This is not the first time that immigrant children have been at risk. Here is the story of a moment when public intervention helped.

Lately, the news about immigrant children have been bleak. The stories have been controversial, heartbreaking, and deeply disturbing. When one story, a story about immigrant children being lost by the US government, proved to be untrue, there was a moment of hope: perhaps all the horrors along the US-Mexico border that we had heard of were untrue. But no, the darkest of all has proven verified and verifiable: the US Government is separating children from parents as a deliberate strategy of immigration deterrence.

As I read each article and report detailing abuses along the border, I am reminded of another time when the futures of immigrant children were at risk, another moment when governments used children’s lives as political fodder.

The story I am thinking of happened in Mexico, the very country whose emigrants America cannot seem to figure out how to treat humanely.

But when it happened in Mexico, public outcry caused a revolt of public opinion — one that changed the course of policy.

When it happened in Mexico, the federal government pivoted. The president changed his mind. The government decided to recognize the children as just that — children — which is to say, not merely as political pawns. It decided to do the right thing.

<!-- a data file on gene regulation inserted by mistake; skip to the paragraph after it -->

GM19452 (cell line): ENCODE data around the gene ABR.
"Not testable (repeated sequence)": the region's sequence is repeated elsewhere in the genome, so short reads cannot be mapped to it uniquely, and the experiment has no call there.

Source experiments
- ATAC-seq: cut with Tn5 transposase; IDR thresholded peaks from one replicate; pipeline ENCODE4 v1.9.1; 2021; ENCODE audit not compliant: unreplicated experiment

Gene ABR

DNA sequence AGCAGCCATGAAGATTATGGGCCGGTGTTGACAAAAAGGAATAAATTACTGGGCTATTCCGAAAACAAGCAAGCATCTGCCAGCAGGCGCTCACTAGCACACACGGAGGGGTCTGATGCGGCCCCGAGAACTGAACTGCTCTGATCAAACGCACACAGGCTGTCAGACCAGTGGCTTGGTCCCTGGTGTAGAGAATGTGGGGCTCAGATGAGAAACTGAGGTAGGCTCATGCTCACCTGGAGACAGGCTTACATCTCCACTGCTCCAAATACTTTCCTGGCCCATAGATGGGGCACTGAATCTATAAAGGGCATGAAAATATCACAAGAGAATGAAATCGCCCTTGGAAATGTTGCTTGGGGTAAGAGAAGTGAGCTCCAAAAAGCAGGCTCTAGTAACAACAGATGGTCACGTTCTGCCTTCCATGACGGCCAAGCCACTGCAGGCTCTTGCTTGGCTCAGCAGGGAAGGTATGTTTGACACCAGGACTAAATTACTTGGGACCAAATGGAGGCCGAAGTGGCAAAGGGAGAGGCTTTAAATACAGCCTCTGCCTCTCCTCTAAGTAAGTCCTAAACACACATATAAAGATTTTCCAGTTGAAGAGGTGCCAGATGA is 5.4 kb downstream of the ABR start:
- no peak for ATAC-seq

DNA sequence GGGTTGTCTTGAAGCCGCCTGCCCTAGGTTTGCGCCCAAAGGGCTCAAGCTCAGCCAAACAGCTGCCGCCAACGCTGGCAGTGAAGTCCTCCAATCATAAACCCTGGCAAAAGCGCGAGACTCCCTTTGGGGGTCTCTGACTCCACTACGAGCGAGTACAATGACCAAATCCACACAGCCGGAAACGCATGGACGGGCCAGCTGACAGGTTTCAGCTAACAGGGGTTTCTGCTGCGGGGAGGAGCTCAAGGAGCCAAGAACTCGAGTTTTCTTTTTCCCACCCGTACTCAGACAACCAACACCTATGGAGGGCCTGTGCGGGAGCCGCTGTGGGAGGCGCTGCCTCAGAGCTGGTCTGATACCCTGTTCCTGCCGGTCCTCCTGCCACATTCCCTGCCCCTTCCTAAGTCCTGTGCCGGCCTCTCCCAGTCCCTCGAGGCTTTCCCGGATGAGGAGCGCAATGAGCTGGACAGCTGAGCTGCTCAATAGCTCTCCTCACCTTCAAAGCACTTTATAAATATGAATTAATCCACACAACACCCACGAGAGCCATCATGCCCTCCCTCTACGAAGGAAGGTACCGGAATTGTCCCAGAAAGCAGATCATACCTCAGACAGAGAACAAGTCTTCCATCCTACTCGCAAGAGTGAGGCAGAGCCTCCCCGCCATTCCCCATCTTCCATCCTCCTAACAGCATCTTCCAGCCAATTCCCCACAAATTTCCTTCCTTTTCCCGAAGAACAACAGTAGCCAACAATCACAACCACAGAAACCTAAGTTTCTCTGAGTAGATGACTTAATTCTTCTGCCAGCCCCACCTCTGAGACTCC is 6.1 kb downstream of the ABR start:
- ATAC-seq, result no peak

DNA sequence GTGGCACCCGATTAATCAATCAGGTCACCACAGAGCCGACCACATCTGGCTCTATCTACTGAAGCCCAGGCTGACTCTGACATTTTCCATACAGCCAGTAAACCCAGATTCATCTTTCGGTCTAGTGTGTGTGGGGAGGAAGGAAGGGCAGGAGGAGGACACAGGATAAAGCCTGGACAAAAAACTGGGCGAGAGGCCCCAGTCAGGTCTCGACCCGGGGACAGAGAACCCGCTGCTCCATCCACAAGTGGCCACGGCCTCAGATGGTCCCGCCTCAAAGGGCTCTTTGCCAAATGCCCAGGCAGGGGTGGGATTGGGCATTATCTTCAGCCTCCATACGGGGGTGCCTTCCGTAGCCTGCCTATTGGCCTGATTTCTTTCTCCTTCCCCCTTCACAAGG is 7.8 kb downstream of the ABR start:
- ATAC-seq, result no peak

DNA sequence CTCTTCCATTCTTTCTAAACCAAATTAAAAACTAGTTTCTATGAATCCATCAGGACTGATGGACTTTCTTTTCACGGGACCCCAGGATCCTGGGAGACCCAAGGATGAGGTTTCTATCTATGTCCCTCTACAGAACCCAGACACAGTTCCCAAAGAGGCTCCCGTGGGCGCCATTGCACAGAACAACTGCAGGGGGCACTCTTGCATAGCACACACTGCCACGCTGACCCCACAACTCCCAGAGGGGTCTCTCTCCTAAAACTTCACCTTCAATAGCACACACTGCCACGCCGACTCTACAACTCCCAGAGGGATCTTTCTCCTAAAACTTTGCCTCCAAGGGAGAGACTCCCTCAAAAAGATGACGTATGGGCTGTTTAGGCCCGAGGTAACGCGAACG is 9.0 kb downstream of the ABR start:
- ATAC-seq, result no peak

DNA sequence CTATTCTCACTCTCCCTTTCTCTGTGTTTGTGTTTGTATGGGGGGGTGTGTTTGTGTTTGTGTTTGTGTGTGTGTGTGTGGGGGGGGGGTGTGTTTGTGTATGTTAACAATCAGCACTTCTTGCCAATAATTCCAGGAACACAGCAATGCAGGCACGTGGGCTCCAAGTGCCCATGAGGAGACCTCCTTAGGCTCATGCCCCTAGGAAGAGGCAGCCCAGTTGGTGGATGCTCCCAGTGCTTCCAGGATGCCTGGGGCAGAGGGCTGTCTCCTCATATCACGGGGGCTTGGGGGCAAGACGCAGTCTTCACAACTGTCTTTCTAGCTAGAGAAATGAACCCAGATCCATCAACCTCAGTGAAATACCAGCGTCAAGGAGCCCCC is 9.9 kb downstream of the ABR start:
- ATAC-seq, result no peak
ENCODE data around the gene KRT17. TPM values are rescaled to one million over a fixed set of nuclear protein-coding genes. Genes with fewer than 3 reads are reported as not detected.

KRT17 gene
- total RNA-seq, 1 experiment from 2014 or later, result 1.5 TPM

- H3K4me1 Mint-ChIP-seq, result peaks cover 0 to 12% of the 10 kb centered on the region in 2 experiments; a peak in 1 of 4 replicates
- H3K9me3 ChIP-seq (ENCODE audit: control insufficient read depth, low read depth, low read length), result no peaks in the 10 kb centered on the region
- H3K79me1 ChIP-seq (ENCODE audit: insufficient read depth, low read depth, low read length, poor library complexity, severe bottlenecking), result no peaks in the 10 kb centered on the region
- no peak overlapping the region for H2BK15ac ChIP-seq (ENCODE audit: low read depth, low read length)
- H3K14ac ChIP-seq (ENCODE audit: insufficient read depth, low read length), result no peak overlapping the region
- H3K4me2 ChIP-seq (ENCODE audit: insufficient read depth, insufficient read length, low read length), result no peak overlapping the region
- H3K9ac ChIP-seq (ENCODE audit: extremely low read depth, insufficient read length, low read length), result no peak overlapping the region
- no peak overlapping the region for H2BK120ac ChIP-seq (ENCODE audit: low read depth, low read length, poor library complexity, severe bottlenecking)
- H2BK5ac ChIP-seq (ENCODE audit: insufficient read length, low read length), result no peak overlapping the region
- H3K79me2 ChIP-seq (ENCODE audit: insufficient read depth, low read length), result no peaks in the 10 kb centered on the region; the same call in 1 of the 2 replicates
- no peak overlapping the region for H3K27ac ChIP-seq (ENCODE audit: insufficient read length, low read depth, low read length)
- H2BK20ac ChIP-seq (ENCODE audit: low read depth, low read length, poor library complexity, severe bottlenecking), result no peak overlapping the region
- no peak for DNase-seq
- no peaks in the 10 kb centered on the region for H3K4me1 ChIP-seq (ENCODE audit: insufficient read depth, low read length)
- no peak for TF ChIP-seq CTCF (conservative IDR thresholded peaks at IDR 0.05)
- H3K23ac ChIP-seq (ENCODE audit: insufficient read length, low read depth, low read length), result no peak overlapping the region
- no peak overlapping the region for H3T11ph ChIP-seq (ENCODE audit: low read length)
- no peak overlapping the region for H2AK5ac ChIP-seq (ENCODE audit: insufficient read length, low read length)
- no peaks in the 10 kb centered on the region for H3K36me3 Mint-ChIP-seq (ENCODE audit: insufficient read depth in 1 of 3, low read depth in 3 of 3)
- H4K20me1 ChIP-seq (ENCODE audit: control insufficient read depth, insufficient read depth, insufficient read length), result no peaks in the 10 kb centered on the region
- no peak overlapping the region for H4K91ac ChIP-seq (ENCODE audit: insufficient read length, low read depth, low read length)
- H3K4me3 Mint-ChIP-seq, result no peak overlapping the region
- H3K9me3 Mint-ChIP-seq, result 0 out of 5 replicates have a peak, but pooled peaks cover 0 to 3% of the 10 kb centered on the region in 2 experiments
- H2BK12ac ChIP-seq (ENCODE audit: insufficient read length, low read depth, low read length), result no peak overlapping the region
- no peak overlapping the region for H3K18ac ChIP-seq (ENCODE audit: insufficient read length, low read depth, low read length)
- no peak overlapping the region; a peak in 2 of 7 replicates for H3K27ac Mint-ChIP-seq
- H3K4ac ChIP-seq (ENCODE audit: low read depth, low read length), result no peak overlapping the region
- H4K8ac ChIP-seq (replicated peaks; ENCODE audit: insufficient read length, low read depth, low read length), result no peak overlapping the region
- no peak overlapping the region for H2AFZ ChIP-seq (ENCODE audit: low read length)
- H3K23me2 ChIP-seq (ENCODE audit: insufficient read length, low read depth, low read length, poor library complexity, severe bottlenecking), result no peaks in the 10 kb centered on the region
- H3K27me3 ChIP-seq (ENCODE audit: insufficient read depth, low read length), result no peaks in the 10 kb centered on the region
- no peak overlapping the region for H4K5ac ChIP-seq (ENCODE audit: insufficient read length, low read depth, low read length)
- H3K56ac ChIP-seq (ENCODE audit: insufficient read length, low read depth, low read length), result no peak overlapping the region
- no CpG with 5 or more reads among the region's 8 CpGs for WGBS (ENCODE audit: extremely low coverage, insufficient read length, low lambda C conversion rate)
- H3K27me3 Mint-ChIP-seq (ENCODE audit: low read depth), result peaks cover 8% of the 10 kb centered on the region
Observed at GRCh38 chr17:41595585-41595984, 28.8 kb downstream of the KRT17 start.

I have said it before, and here it is again: there is so much that the United States could learn from Mexico.

Propaganda used to fundraise for child refugees of the Spanish Civil War. (Credit: AGN)

In 1937, nearly 500 Spanish children were evacuated to Mexico, sponsored by the Mexican government, in a humanitarian gesture intended to save them from the Spanish Civil War. They were only meant to stay in Mexico for the duration of the war. They were told that it would be a few months, a year at most, that they were away from family and home.

This act was indeed a generous one. Other countries around the world — England, France, Belgium, and the Soviet Union, to name a few — had accepted Spanish children as refugees, but Mexico was the only country whose federal government itself decided to sponsor the children. In other nations, non-governmental organizations like the Red Cross had managed these humanitarian programs. In Mexico, President Lázaro Cárdenas himself took an interest in the initiative.

But it cannot be said the motives of the government were purely altruistic, either. Both the Spanish and Mexican Republic had much to gain from this effort. Mexico, itself a new democracy, was eager to prove its legitimacy and integrity on an international stage. How better than to launch a trans-national aid program for war refugees — and children at that? Across the Atlantic, the Second Spanish Republic had been beleaguered by Franco’s military coup-turned-war effort and debilitated by the Western Democracies’ Pact of Non-Intervention in the Spanish Civil War; if the Spanish Republic would not win militarily or diplomatically, the best it could do was try to conquer in the court of public opinion. Sympathy would be its weapon, and who would be more sympathetic than a war orphan?